Your total burn is made up of: * Your metabolism or BMR - what you would burn even if you lay in bed all day. In this case, 1775. * What you burn through daily non-exercise activities. This is generally reckoned at 20% in addition to your BMR for a sedentary lifestyle, 30-40% for a more active job, and perhaps 50-60% for those whose job is quite physical (eg. construction). * What you burn through deliberate exercise.
Add those three together to get your total daily burn. BMR + 20% = 2130. I'm not sure how much you are burning through exercise, but let's say 300/day (averaged across the entire week), so a total of a bit over 2400.
As long as you are consuming less than the total then you should lose weight. In coming up with a calorie estimate, Spark has already taken into account the amount of exercise you say you are prepared to do. 1800-2100 sounds about right.
Ok, I stink at numbers. Yet when I am working out and tracking food, I get obsessed with numbers.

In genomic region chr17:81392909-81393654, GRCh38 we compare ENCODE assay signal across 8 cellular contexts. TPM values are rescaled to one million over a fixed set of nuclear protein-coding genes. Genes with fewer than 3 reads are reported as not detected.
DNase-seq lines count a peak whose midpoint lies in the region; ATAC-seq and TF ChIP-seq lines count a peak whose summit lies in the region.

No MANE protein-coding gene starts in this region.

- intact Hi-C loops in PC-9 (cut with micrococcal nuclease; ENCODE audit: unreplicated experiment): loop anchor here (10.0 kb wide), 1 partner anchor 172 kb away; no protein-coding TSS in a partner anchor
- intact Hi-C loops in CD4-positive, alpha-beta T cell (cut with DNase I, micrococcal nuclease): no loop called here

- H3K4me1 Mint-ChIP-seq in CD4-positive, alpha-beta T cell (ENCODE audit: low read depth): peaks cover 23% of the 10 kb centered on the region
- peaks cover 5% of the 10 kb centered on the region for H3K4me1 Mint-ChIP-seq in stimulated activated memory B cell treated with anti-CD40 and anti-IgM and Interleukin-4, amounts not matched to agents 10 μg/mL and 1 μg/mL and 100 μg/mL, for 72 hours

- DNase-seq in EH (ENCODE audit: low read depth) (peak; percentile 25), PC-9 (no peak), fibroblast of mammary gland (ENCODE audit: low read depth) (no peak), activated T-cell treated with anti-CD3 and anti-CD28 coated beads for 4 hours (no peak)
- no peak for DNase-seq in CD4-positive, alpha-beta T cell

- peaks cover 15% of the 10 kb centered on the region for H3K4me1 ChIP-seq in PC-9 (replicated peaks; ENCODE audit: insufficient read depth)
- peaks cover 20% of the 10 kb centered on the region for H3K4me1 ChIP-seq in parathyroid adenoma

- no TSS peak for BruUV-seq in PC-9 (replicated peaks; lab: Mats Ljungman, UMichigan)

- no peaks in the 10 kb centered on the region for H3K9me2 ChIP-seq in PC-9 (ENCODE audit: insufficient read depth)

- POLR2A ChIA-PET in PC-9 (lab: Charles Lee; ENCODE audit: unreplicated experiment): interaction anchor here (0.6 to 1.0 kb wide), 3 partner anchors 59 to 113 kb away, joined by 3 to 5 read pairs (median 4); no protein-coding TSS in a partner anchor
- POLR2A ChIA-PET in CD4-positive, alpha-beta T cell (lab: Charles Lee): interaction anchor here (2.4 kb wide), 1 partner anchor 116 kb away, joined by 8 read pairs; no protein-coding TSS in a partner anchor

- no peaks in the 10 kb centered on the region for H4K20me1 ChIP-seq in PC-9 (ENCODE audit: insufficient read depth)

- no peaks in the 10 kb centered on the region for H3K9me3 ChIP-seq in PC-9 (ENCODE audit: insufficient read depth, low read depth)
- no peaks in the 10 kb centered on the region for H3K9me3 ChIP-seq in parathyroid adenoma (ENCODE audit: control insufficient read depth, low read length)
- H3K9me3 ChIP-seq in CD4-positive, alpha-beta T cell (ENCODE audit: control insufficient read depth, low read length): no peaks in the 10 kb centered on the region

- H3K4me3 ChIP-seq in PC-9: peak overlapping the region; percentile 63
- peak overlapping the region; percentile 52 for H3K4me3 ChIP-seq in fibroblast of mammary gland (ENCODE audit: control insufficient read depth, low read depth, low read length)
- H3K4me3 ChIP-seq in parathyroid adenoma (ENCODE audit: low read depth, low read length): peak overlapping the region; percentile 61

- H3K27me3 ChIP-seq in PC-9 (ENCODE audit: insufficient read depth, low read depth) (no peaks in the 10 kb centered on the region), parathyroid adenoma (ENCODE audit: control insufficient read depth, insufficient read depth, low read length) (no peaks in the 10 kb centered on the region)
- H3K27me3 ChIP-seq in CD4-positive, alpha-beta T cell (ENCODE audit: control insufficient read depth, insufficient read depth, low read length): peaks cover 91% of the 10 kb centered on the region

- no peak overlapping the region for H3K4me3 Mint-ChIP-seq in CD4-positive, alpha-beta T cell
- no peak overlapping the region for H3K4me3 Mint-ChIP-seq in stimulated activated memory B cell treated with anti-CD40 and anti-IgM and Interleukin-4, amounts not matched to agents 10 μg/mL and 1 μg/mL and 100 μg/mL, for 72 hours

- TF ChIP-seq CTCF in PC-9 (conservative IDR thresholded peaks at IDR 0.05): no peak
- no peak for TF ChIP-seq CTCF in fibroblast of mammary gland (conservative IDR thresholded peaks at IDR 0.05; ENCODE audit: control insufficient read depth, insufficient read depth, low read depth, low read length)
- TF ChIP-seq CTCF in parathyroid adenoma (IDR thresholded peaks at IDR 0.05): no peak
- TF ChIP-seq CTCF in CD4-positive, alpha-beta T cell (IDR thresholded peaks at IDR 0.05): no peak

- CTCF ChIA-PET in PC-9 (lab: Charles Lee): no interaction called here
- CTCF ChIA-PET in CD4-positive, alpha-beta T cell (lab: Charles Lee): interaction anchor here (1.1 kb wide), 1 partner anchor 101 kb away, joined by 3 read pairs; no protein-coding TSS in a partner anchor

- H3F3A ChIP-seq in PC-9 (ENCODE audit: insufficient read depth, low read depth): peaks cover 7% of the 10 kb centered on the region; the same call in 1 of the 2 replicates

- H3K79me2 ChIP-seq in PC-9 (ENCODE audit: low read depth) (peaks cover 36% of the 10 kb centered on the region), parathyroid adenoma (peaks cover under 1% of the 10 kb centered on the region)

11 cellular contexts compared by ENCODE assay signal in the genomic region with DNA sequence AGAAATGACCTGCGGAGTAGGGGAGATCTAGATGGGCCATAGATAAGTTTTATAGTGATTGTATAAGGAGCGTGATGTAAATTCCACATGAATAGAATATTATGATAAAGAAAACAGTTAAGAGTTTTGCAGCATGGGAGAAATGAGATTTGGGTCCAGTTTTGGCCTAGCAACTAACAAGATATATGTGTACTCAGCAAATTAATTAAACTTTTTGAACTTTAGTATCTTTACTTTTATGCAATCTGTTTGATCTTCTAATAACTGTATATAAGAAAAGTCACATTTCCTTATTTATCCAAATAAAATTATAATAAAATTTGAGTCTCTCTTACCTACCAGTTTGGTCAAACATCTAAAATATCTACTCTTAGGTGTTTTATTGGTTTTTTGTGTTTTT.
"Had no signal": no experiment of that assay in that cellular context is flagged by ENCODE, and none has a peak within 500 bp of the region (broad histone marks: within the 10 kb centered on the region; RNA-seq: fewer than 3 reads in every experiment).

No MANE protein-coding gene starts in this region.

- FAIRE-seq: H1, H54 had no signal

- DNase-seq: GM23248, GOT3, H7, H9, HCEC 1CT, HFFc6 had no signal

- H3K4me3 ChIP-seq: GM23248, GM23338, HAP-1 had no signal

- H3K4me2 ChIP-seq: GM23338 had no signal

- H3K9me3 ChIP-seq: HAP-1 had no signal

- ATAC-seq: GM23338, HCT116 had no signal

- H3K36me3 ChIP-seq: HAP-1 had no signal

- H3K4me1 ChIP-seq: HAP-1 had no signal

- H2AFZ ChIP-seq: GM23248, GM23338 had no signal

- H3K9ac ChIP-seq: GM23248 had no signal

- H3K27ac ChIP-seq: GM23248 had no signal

My question is this: I get the concept of BMR. Mine is 1775, although I just turned 50 so it might be a tad bit lower. I understand that this is the amount of calories I need just to sustain my body every day, very sedentary.
So. I go to the gym five solid days a week. An hour every time. Ten minutes of cardio, 50 minutes of strength training that gets my heart rate up as well. I really have no idea how many calories I actually burn. Some days when I have some extra fizziness to burn, I will take a quick walk into town and put in another 45 minutes of cardio.
Sparkpeople has me at 2100 calories, top of my calorie range. Where I get lost in all this forest of numbers is how the heck many do I need to burn to expect to lose weight? Is it 250-500 below my BMR of 1775? Or is it somewhere lost in the midst of the extra calories in the 1800-2100 in my calorie range?
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